The Hjulström curve, named after Filip Hjulström (1902–1982), is a graph used by hydrologists and geologists to determine whether a river will erode, transport, or deposit sediment. It was originally published in his doctoral thesis "The River Fyris" in 1935. The graph takes sediment particle size and water velocity into account.
The upper curve shows the critical erosion velocity in cm/s as a function of particle size in mm, while the lower curve shows the deposition velocity as a function of particle size. Note that the axes are logarithmic.
The plot shows several key concepts about the relationships between erosion, transportation, and deposition. For particle sizes where friction is the dominating force preventing erosion, the curves follow each other closely and the required velocity increases with particle size. However, for cohesive sediment, mostly clay but also silt, the erosion velocity increases with decreasing grainsize, as the cohesive forces are relatively more important when the particles get smaller. The critical velocity for deposition, on the other hand, depends on the settling velocity, and that decreases with decreasing grainsize. The Hjulström curve shows that sand particles of a size around 0.1 mm require the lowest stream velocity to erode.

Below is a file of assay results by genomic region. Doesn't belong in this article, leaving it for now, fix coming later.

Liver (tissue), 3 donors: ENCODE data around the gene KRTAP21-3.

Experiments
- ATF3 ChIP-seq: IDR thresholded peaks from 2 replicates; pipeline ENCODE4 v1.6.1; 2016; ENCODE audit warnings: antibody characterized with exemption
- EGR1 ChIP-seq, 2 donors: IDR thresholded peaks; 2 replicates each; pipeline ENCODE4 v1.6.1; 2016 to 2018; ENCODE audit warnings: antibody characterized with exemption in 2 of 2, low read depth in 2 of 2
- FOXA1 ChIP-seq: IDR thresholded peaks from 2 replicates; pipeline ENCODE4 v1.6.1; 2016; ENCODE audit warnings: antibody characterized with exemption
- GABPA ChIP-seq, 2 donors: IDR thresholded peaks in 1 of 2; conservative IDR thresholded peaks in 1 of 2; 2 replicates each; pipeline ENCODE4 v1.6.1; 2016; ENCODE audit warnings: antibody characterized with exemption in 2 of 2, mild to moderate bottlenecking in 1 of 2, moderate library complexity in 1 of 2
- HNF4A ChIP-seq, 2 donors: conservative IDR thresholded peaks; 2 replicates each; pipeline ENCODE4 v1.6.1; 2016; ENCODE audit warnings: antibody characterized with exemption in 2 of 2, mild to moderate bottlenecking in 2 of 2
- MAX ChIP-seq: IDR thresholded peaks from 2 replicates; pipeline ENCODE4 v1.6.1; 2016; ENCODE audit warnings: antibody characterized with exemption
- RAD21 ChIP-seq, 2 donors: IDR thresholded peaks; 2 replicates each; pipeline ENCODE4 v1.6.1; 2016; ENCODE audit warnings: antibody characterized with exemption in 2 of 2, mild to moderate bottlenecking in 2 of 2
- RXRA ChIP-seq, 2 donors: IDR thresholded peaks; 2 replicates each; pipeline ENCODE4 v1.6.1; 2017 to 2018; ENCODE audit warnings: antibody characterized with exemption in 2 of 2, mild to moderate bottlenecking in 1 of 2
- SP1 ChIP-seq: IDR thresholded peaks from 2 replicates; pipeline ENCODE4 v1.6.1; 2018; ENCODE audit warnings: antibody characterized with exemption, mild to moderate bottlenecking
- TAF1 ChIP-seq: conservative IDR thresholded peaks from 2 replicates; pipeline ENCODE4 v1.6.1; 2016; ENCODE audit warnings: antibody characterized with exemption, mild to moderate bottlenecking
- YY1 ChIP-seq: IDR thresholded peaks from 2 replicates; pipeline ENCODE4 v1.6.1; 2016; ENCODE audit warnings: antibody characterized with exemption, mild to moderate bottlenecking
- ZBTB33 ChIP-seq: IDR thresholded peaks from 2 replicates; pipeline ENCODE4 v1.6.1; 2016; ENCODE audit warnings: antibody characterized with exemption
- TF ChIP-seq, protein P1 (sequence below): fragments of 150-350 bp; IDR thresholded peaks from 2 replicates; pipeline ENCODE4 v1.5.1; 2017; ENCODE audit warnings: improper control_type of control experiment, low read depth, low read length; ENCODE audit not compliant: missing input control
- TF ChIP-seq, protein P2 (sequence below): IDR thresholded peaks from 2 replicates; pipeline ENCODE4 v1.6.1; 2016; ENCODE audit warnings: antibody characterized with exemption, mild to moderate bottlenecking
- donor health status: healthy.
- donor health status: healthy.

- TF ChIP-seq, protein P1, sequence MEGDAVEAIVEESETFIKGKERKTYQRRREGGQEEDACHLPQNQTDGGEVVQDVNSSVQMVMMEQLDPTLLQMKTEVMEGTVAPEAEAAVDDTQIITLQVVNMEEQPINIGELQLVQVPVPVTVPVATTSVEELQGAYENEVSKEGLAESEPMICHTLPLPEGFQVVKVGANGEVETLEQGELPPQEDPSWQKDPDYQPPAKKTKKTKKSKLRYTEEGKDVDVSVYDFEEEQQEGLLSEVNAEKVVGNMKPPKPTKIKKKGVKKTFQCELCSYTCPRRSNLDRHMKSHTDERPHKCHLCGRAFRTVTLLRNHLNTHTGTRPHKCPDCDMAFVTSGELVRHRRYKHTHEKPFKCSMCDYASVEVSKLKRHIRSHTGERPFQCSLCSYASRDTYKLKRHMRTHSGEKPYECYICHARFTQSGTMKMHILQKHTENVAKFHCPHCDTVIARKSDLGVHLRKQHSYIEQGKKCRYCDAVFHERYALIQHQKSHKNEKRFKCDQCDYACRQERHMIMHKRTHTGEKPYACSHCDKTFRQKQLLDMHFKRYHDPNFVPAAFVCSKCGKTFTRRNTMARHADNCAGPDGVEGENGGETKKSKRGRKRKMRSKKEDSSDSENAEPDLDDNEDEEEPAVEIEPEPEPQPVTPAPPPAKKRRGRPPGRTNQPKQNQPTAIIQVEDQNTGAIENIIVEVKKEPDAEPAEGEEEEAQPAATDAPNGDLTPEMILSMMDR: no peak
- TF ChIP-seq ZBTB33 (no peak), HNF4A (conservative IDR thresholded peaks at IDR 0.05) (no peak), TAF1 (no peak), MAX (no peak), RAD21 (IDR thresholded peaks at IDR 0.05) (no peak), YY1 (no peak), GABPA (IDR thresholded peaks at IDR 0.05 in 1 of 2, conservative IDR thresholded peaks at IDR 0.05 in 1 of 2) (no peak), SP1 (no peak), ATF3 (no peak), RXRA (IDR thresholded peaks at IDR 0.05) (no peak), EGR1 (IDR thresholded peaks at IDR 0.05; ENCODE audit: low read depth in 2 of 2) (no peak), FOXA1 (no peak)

The curve was in 1956 expanded by Hjulström's disciple and successor as professor, Åke Sundborg. He significantly improved the level of detail in the cohesive part of the diagram, and added lines for different modes of transportation. The result is called the Sundborg diagram, or the Hjulström-Sundborg Diagram, in the academic literature.